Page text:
By Gloria Ehiaghe
In spite of the seemingly rosy economic and business relations that exist between Nigeria and Ghana, the Deputy Minister of Trade and Industry, Ghana, Carlos Ahenkora, has decried the many obstacles mitigating the easy movement of goods and services along the Ghana-Nigeria corridor.
Ahenkora, while speaking at the ongoing 2017 Lagos International Trade Fair (LITF), Ghana Day, said there was a need for both countries to deal and address these outstanding issues in order to facilitate the movement of goods and services into the country.
The key issues he identified included the prohibition list, the flagrant disregard for the ECOWAS Protocol on trade (ETLS), and the difficulty associated with the National Agency for Food Drugs Administration and Control (NAFDAC) certification.
He recalled several meetings and discussions held between both countries to tackle the challenges have not yield results. He said: “I think it is time for action; it is time to walk the talk. I hope the Ghana Nigeria Business Council will take these matters and expeditiously deal with them.”
Ahenkora, who spoke on the theme, “Education Services Export: A Key Driver in Africa’s Integration”, added, “There is one thing that I know; Ghana-Nigeria relations predate all of us here, although the relationship gets frosty from time to time. I am quite pleased that over the years the building blocks of the cooperation keep strengthening. We are gathered here today in furtherance of a mutually beneficial partnership, and to encourage overall ECOWAS trade. Without these encounters and deliberations, we would not be able to bring positive development to our people.
“It is in line with increased trade regime between the two countries that we coordinate and facilitate the participation of Ghanaian enterprises in many of the fairs and shows organised in Nigeria. This year is not an exception.”
The President of the Lagos Chamber of Commerce and Industry, Dr Nike Akande, also reiterated the need for consistency in the ongoing reforms by the federal government, which is driven to achieve industrialisation, boost non-export, attract Foreign Direct Investment (FDI) as well as create a more conducive business environment.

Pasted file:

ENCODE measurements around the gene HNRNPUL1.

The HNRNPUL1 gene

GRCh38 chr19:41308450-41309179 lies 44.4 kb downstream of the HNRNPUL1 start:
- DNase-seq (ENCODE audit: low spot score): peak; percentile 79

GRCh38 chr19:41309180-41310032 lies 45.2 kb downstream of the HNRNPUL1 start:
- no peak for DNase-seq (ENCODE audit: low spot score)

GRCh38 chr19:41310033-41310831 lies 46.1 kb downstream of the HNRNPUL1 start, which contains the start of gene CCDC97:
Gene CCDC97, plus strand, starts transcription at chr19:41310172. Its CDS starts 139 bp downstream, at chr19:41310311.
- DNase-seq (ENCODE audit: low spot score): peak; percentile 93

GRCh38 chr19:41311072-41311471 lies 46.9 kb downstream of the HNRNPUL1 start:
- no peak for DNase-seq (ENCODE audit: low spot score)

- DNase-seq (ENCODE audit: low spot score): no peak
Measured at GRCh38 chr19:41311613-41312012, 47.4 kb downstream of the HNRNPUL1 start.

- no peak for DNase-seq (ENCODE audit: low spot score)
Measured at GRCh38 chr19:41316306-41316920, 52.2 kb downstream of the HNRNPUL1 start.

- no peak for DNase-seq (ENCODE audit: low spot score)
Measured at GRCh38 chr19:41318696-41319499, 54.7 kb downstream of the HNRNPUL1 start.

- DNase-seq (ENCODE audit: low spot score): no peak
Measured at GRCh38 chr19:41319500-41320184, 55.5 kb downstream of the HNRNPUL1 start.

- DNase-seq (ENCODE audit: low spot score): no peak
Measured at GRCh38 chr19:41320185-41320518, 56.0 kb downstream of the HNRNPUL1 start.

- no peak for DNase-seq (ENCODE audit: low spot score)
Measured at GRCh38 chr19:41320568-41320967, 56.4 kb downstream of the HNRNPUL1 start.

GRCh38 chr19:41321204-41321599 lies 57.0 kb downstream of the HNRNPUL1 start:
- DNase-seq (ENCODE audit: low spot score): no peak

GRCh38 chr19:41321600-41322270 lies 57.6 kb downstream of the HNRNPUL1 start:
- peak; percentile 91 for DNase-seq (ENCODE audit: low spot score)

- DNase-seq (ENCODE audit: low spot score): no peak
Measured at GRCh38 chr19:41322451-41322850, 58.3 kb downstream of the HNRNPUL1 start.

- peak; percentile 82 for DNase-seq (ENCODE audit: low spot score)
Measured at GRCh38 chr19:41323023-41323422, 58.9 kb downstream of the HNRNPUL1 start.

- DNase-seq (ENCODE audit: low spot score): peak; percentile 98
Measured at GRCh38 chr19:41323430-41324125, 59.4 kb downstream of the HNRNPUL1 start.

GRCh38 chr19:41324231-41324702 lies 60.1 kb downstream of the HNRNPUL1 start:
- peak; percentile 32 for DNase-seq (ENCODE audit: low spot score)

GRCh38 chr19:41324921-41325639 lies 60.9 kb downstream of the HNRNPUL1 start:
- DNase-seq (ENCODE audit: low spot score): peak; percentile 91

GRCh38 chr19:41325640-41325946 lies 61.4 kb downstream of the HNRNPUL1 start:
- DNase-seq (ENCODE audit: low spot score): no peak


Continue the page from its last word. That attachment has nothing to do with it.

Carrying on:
She said this became necessary following efforts by the federal government on the ease of doing business in Nigeria, and the improvement of its position in the World Bank’s ease of doing business ranking.
Akande, who recalled the robust bilateral trade and diplomatic relations which both countries have enjoyed, stressed that the export promotion functions of Ghana Export Promotion Council (GEPC) have positively impacted intra-African trade, and especially within the West Africa coast.
The LCCI President while congratulating the management of GEPC in promoting trade between Nigeria and Ghana, emphasized on the need for countries within the West African coast to work together towards the achievement of more efficient ports that would facilitate trade amongst the economics in the sub Saharan economic bloc. With the theme of this year’s trade fair: “Promoting Industrialisation for Economic Recovery and Sustainable Growth”, Akande added, “In response to the yearnings to the business world, the LITF is a testimony of the Chamber’s commitment to trade promotion, bilateral trade relations and the advancement of the Nigerian economy.”
AllAfrica News: Ghana